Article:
On January 26th, Saskatchewan Labour Arbitrator William Hood rejected a union argument to exclude surveillance evidence recorded by an in-plant video surveillance system. In doing so, he made the following broad statement on the admissibility of unlawfully obtained evidence at labour arbitration:
Video evidence, even if improperly obtained, is admissible. As a general rule, subject to circumstances where the Canadian Charter of Rights and Freedom [sic] apply, the test for admissibility of evidence in a court of law is relevance and if admissible, the court is not concerned with how the evidence was obtained (see R. v. Wray,  S.C.R. 272).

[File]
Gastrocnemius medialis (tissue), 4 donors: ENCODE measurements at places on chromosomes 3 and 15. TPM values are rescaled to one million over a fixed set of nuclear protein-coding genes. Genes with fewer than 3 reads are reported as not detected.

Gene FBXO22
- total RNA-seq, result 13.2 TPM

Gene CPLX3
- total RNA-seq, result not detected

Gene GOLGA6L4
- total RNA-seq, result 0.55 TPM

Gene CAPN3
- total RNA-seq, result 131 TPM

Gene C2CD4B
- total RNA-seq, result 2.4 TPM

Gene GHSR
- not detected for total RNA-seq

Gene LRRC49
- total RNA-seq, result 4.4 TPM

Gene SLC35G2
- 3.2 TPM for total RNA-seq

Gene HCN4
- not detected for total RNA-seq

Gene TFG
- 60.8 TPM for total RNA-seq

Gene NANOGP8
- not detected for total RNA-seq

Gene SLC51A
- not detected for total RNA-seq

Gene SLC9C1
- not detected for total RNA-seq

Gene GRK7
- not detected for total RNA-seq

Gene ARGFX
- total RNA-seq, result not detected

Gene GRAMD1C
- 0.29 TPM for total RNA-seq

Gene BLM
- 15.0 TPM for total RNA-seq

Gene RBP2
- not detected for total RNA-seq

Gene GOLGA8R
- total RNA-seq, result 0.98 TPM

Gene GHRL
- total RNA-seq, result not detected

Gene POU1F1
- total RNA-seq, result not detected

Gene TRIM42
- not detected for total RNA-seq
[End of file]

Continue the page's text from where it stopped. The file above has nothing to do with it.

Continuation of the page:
Not all Canadian labour arbitrators apply this traditional rule of evidence.
Saskatchewan Joint Board, Retail, Wholesale and Department Store Union v. McKesson Canada Corp. (Birch Grievance),  S.L.A.A. No. 1 (QL) (Hood).